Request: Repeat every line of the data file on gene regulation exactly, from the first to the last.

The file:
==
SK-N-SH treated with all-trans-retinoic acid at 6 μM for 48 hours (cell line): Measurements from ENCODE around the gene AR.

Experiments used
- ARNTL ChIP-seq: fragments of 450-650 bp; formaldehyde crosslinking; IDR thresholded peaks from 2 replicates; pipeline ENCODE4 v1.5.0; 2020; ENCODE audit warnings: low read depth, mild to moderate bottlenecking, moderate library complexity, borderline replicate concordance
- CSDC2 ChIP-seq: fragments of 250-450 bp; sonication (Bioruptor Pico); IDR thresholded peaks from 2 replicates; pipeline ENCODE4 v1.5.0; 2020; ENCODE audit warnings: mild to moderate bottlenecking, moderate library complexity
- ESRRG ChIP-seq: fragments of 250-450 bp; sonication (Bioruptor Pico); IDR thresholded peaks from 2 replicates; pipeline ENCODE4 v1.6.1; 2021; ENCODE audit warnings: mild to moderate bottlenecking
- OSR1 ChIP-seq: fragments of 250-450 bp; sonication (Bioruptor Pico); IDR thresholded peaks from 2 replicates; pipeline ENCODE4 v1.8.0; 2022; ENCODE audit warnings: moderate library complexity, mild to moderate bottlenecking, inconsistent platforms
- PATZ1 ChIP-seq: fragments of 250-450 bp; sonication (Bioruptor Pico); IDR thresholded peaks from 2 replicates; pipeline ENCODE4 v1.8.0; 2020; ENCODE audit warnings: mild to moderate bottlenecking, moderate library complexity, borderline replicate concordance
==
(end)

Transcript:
SK-N-SH treated with all-trans-retinoic acid at 6 μM for 48 hours (cell line): Measurements from ENCODE around the gene AR.

Experiments used
- ARNTL ChIP-seq: fragments of 450-650 bp; formaldehyde crosslinking; IDR thresholded peaks from 2 replicates; pipeline ENCODE4 v1.5.0; 2020; ENCODE audit warnings: low read depth, mild to moderate bottlenecking, moderate library complexity, borderline replicate concordance
- CSDC2 ChIP-seq: fragments of 250-450 bp; sonication (Bioruptor Pico); IDR thresholded peaks from 2 replicates; pipeline ENCODE4 v1.5.0; 2020; ENCODE audit warnings: mild to moderate bottlenecking, moderate library complexity
- ESRRG ChIP-seq: fragments of 250-450 bp; sonication (Bioruptor Pico); IDR thresholded peaks from 2 replicates; pipeline ENCODE4 v1.6.1; 2021; ENCODE audit warnings: mild to moderate bottlenecking
- OSR1 ChIP-seq: fragments of 250-450 bp; sonication (Bioruptor Pico); IDR thresholded peaks from 2 replicates; pipeline ENCODE4 v1.8.0; 2022; ENCODE audit warnings: moderate library complexity, mild to moderate bottlenecking, inconsistent platforms
- PATZ1 ChIP-seq: fragments of 250-450 bp; sonication (Bioruptor Pico); IDR thresholded peaks from 2 replicates; pipeline ENCODE4 v1.8.0; 2020; ENCODE audit warnings: mild to moderate bottlenecking, moderate library complexity, borderline replicate concordance